The world of design is an odd place. Ugly is beautiful if it is kitsch. Every year a new colour becomes the “new black”. Brass curtain poles currently represent the cutting edge. And sometimes, the best way to update old furniture is to make it look even older. Distressing furniture is the art of adding an aged look to a furniture piece. Whilst you’re probably right in thinking that your kids or pets could distress your furniture for you in under an hour, there is actually quite an art to doing it well. If you want a distressed piece that looks like an expensive antique instead of kid casualty, just follow these simple steps.
- Start small and build up the necessary skills. Don’t begin your experiment in distressing with your Grandma’s prized rosewood sideboard. Instead try a new unfinished piece in solid wood or a thrift shop find. These can be found at much cheaper prices than comparable finished pieces.
- Even though you may think the piece is smooth, start by sanding it with fine sandpaper anyway. Be sure to sand in the direction of the wood grain as this will greatly improve the look of your finished piece. The only times you should sand across the grain is if you are removing a particularly stubborn imperfection such as paint or a deep scratch.
- After sanding, clean with a tack cloth (available at any home improvement centre). This removes all the dust from sanding so the finished piece will be really smooth and ready for the next stage.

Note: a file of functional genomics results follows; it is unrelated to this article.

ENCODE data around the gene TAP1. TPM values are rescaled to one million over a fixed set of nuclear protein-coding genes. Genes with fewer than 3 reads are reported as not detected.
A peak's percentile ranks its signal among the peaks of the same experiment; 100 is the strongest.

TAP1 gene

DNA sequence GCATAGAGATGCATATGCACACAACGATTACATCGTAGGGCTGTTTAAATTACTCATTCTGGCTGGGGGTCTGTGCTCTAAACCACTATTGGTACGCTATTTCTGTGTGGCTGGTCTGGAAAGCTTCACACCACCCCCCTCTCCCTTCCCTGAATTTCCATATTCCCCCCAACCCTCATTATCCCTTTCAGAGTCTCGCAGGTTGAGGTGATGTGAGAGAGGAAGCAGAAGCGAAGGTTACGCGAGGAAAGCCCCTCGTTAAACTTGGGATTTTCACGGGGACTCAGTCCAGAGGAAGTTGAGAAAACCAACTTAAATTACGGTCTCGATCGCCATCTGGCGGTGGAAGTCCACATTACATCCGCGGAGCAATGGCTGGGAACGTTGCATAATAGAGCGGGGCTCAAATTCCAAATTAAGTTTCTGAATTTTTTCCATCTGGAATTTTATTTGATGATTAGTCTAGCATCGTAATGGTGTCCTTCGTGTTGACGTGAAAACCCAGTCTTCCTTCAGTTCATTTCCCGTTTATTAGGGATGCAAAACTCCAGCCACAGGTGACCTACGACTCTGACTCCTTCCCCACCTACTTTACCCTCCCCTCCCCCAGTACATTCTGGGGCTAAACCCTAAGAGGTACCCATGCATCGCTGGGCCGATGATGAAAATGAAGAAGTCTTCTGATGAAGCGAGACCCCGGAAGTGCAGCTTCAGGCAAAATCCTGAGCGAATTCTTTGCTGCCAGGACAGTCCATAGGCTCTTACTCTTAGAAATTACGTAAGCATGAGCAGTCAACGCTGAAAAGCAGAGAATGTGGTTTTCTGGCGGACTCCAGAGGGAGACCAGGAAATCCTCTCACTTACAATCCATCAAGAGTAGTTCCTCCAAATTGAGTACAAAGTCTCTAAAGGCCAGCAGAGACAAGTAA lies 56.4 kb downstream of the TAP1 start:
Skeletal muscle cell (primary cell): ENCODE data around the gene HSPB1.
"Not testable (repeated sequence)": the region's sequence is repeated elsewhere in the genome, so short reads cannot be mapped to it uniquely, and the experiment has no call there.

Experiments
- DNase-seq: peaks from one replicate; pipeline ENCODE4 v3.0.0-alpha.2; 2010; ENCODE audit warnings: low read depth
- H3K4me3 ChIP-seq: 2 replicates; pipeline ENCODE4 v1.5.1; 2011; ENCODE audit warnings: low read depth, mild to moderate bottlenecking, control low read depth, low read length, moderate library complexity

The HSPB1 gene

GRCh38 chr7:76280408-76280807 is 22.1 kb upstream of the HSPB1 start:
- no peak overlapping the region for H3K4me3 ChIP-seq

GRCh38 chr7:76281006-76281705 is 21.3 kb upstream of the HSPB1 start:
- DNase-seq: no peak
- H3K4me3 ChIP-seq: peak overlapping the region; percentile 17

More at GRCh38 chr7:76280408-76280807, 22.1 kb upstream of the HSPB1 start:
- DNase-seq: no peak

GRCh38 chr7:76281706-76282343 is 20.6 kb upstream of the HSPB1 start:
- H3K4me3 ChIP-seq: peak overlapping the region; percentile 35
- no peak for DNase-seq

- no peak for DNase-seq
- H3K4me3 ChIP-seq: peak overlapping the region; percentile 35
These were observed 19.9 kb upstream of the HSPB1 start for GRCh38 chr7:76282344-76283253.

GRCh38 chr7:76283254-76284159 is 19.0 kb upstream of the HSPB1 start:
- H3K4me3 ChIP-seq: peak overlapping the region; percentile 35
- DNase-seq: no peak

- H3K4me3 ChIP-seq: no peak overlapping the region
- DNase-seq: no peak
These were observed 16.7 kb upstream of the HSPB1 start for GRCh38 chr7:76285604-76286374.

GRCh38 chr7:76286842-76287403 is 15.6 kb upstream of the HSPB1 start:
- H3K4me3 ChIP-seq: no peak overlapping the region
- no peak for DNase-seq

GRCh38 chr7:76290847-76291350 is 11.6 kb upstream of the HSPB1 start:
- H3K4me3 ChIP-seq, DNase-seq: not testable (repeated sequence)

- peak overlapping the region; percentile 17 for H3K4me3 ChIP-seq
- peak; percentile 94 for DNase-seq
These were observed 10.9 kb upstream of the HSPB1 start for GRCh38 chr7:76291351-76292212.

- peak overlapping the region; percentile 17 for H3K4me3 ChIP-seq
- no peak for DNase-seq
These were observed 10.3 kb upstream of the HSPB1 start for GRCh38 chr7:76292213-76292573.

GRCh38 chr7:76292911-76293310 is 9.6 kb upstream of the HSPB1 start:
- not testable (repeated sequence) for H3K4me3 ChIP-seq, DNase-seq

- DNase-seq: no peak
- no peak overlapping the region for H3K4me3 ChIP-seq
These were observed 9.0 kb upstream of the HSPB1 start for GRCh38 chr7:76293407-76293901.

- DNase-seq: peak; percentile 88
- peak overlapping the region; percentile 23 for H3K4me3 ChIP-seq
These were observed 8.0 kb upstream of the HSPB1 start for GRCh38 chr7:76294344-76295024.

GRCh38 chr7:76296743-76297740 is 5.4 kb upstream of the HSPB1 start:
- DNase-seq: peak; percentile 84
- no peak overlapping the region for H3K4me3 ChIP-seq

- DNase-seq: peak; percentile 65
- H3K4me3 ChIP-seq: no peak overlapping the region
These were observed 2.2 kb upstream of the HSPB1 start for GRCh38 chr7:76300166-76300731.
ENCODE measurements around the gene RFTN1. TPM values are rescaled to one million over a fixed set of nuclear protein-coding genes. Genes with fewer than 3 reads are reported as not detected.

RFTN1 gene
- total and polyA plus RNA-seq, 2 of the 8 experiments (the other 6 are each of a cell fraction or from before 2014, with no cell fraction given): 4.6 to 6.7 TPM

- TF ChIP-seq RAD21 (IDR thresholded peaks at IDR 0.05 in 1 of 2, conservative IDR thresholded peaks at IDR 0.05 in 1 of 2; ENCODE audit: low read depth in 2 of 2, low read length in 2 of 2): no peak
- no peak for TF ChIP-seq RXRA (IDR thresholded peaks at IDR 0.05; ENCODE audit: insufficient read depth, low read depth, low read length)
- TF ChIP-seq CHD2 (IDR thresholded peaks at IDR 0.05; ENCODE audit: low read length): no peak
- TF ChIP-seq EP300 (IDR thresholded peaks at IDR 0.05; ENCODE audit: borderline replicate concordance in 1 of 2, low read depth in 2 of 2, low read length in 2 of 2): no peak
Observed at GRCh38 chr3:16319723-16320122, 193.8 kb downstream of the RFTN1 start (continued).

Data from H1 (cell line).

- Apply a coat of primer using a brush and painting in the direction of the grain again.
- After the primer is dry, lightly sand with a fine sandpaper again. Repeat cleaning with a tack cloth.
- Apply your final coat of primer.
- Various distressing techniques (be sure to wear safety goggles when working with these tools):
- Sand the edges of the piece to remove any sharp corners and simulate wear
- Use an ice pick or nail to simulate wormholes or insect damage.
- Want to simulate fly specks? Use a toothbrush dipped into black ink and rub a toothpick along the top of the brush. Use this technique after you stain the piece.
- Take a hammer and lightly add depressions to the piece.
- A screwdriver can add holes in random areas
- Use other tools around the house including a pizza cutter or chisel
- Now you want to emphasize the marks you made. Start by again cleaning the surface using a tack cloth. Then apply a wood stain using a damp cloth or a sponge brush. Work on one small area at a time and wiping the stain off with a cloth before moving on. Wiping the stain off leaves behind just enough stain to collect in the holes to emphasize the distressed wood.
9. After the stain left behind is dry, apply a sealer or polyurethane finish with a sponge brush. Once that is dry, the piece is ready to enjoy.
- Always clean after each step with a tack cloth.
- If you don’t have a brush, try using old lint-free rags to add stain.
- There’s a difference between distressing and destroying. Use a light hand with the hammer and other tools.
What You Need:
- Fine sandpaper
- Tack cloth
- Quality stain
- Safety Goggles
- Quality Primer
- Distressing Tools like hammer, ice pick, nails, toothbrush, chisel
- Permanent Ink